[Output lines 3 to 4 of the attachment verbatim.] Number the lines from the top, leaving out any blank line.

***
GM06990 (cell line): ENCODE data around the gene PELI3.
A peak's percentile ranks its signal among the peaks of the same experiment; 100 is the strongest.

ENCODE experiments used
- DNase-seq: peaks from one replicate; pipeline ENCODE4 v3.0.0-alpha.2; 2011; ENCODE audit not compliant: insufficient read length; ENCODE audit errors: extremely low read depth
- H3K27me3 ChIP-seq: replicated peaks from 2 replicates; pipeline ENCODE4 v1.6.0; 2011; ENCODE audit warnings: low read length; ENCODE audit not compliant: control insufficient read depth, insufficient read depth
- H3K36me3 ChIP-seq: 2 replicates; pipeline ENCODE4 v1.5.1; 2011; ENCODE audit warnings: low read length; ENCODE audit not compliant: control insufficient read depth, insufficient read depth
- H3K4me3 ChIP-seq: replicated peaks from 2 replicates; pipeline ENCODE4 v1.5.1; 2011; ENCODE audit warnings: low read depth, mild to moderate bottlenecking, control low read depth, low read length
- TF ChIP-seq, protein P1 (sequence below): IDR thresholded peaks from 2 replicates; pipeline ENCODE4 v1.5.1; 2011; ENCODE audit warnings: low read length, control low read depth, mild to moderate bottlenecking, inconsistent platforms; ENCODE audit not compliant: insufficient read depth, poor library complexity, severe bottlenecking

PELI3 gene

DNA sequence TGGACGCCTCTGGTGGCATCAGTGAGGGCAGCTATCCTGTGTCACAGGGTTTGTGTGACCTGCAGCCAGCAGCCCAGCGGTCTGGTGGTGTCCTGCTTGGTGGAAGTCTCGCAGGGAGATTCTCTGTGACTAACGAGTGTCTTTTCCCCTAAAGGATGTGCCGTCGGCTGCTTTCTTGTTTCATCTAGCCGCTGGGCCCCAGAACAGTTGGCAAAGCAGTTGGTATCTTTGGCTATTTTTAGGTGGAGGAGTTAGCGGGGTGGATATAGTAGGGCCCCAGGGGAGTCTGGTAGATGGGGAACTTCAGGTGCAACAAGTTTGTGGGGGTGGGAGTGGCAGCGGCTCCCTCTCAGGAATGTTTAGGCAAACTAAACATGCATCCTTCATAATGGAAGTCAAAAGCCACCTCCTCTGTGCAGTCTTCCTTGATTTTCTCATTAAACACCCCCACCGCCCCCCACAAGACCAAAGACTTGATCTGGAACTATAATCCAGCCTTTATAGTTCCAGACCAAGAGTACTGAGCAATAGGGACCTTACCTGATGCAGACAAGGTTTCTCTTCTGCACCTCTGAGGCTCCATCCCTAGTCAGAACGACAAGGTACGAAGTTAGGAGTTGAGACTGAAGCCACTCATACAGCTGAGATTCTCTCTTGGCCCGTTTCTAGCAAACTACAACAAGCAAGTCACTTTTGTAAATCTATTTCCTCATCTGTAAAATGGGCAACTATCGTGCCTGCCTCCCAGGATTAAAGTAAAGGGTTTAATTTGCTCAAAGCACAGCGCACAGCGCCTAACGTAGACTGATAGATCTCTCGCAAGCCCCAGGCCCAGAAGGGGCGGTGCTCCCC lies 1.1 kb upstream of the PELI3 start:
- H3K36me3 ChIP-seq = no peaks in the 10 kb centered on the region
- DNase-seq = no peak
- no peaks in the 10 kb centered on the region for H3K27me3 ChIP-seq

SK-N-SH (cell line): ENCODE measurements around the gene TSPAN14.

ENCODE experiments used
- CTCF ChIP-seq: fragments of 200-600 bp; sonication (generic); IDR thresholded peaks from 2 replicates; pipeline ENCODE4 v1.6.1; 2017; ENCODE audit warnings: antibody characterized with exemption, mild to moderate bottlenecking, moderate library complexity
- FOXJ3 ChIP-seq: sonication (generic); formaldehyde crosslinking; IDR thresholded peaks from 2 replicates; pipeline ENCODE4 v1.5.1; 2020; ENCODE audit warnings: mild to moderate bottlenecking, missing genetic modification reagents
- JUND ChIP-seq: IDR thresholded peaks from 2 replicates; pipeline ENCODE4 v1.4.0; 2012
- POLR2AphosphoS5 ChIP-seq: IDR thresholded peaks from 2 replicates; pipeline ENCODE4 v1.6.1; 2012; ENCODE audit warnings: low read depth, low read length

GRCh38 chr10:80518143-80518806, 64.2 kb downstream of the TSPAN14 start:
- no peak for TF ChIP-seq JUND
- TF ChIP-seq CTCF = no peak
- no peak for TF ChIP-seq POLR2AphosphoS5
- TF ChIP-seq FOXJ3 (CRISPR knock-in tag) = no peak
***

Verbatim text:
ENCODE experiments used
- DNase-seq: peaks from one replicate; pipeline ENCODE4 v3.0.0-alpha.2; 2011; ENCODE audit not compliant: insufficient read length; ENCODE audit errors: extremely low read depth